Commentary: SCC decision on Peel watershed in Yukon another win for First Nations

The Peel watershed in northern Yukon Territory. Credit: Protectpeel.caThe Peel watershed in northern Yukon Territory. Credit: Protectpeel.ca

First Nations have just won an important lawsuit at the Supreme Court of Canada on account that the Yukon government had tried to do an end-run on their land claim settlements.

Bill Gallagher

Bill Gallagher

Readers who have followed my tracking of the native legal winning streak in Canada will be familiar with my preferred wording of “Land Rights” as the catch-all phrase whereby natives typically win in the resources sector since they have constitutionally-protected land rights that the rest of us don’t.

My message to government and industry is always the same: realize that natives are resource gatekeepers in Canada and work them into the project as the key local players that they are.

In this instance, the Yukon Party under Premier Darrell Pasloski — in office from 2011 to 2016 — proposed in November 2012 to reverse environmental protection measures suggested for the Peel watershed by an independent land use commission established pursuant to modern land claims agreements between the Yukon and Canadian governments and representatives of the territory’s First Nations.

The commission had recommended that 80% of the watershed be kept pristine with the rest opened for resource development. The Pasloski government wanted to reverse that equation in order to get the territory’s resource sector rolling.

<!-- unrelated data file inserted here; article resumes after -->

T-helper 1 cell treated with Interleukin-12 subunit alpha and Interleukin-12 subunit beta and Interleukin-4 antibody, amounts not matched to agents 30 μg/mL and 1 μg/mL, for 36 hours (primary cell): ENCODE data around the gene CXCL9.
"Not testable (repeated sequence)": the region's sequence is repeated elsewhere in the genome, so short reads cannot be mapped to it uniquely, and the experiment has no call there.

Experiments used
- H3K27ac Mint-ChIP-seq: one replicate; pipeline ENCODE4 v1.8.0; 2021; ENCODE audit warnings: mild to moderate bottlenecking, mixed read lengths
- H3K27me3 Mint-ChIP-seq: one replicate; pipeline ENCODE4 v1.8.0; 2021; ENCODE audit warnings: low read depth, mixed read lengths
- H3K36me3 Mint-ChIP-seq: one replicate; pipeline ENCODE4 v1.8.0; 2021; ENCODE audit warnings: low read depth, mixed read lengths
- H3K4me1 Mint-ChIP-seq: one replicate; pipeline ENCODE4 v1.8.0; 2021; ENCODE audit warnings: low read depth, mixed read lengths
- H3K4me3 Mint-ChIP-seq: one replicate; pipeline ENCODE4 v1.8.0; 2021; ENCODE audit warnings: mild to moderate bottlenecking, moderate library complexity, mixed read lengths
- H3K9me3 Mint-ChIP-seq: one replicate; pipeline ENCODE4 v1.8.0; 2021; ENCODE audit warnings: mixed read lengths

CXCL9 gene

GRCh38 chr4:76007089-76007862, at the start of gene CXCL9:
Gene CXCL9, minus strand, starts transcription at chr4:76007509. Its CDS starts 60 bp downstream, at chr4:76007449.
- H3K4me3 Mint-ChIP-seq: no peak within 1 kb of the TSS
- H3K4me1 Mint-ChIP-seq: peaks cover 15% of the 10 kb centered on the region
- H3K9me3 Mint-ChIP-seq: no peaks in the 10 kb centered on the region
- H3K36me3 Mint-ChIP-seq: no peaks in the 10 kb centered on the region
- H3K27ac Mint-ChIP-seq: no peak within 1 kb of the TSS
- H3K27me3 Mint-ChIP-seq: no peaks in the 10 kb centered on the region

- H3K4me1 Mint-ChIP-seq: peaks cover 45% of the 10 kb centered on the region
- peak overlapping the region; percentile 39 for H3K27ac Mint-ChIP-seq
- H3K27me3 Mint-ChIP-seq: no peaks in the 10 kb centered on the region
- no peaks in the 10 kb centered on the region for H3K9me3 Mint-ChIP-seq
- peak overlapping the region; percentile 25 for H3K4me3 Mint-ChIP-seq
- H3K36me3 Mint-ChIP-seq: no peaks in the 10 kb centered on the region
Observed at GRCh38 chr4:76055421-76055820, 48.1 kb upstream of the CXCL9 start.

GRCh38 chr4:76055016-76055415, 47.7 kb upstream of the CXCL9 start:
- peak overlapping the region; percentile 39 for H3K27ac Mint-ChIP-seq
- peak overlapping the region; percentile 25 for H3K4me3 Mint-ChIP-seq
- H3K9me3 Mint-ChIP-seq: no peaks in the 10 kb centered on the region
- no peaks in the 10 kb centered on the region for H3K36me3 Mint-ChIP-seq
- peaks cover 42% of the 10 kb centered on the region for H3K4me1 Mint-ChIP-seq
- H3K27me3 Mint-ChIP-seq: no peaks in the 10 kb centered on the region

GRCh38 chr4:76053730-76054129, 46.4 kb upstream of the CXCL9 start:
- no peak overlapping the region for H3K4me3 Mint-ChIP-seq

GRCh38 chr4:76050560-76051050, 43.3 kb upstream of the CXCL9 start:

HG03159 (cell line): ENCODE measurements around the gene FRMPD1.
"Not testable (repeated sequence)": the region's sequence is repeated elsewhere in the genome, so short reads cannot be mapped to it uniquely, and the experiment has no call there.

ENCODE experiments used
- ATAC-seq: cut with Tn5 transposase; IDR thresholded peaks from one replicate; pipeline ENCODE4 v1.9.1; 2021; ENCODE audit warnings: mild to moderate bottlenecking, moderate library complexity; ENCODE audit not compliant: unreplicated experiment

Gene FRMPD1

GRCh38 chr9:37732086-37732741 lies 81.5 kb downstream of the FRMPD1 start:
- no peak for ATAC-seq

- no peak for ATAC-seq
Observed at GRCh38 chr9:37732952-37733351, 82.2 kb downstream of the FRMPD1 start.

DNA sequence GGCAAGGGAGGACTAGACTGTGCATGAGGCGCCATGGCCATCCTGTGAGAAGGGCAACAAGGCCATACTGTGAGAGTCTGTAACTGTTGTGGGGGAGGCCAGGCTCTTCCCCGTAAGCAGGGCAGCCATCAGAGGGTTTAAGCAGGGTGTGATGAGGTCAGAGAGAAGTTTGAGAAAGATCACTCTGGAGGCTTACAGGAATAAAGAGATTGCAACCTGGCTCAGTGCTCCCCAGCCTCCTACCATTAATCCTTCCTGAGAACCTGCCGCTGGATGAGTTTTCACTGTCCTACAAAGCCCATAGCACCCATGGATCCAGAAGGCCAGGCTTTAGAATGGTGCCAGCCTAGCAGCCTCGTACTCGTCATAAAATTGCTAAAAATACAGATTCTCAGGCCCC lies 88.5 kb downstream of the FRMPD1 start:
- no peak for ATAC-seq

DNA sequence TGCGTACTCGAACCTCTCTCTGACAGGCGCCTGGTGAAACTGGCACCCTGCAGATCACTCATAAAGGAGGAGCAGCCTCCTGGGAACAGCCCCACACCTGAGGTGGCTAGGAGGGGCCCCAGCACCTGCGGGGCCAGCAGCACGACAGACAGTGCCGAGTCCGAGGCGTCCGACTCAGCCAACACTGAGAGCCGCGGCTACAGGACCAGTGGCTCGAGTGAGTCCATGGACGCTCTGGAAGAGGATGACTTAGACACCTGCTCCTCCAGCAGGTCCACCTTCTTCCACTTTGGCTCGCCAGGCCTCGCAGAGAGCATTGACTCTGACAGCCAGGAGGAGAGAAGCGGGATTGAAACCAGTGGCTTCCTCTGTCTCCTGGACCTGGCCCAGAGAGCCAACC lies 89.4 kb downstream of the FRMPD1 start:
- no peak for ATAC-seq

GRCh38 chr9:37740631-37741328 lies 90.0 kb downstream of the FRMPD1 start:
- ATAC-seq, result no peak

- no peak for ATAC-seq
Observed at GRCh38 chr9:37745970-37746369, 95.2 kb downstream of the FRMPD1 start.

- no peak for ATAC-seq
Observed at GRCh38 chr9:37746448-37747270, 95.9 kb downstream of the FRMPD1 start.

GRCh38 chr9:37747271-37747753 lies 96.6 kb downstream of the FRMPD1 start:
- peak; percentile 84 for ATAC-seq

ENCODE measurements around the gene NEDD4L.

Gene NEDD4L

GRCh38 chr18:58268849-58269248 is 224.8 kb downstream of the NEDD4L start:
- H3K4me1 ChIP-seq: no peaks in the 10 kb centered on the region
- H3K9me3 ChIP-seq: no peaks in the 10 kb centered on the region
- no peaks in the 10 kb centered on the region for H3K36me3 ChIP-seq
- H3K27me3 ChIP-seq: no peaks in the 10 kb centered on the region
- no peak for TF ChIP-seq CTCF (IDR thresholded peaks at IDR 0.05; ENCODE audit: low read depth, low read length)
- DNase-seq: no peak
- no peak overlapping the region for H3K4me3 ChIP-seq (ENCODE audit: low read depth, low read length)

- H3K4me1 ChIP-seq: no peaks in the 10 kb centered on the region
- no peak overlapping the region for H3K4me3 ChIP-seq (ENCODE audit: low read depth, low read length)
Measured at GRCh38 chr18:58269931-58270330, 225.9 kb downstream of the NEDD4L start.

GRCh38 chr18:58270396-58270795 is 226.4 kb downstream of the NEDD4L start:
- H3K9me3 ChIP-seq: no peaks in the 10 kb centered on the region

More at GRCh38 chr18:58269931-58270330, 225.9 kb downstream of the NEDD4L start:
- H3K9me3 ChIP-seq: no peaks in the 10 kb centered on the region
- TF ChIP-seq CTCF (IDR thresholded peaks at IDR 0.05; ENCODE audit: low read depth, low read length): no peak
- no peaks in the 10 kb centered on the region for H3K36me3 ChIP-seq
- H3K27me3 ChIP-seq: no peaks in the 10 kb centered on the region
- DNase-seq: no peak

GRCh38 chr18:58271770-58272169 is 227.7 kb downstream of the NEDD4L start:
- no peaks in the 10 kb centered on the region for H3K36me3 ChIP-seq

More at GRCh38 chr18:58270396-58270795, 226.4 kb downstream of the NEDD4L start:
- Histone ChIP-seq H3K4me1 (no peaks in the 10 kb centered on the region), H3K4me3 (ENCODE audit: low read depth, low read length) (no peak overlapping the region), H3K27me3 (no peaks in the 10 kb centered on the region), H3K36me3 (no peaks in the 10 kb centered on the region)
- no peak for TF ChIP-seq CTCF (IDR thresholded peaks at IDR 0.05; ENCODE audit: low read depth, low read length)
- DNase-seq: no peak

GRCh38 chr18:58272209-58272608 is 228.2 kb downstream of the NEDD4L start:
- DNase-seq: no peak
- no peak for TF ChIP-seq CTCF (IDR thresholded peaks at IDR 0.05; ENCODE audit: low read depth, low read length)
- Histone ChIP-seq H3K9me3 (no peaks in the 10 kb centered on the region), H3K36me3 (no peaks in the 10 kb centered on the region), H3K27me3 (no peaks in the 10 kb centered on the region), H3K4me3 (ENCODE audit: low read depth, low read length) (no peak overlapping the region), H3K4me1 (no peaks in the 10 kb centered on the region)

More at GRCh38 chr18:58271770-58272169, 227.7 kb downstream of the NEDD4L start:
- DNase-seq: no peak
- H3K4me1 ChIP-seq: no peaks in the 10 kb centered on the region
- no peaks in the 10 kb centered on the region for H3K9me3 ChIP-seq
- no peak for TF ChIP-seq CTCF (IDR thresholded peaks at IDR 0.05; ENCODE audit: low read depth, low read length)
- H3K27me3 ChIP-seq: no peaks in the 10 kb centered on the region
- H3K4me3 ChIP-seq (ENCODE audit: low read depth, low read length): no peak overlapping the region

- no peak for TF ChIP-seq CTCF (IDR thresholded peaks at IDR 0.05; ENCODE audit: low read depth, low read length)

Regional map showing Peel watershed boundaries in northern Yukon. Credit: Yukon government.

Regional map showing Peel watershed boundaries in northern Yukon. Credit: Yukon government.

But planning for the Peel watershed had been ongoing for a decade, with the process governed by settled native land claim procedures.

The native side held fast to its belief that the Peel watershed was special: “It’s our university, our hospital, indeed there’s lots of activity going on there already. Our traplines, our ancestors, our thousand years of history; that’s where we go to bond and to gain back our spiritual and cultural strength.” (Chief Roberta Joseph speaking on Dec. 1, 2017, on CBC News)

There was a merging of agendas as eco-activists climbed aboard, and a sophisticated public relations machine rolled out to stop the reversal process during the litigation lead-up to the final court ruling.

The problem for the Yukon Party is that by then it had lost a number of other resource sector rulings to the native side — meaning the law respecting the on-going application of modern day land claim settlements was already well-defined.

The risk the Yukon Party ran by litigating the Peel Watershed Land Use Plan was that it might well be directed to follow its own defined process.

Perhaps that was why it turned to Bay Street lawyers to argue the case for the subsequent appeals. In court, they freely admitted in argument that the Yukon government had “erred”, “didn’t follow the process”, “accepted there was a breach of the agreement”, “stepped off the judicial path”, “failed to express sufficient detail” and “misread the agreement.”

That in turn, invited the Supreme Court to weigh-in with a series of reprimands in the final decision: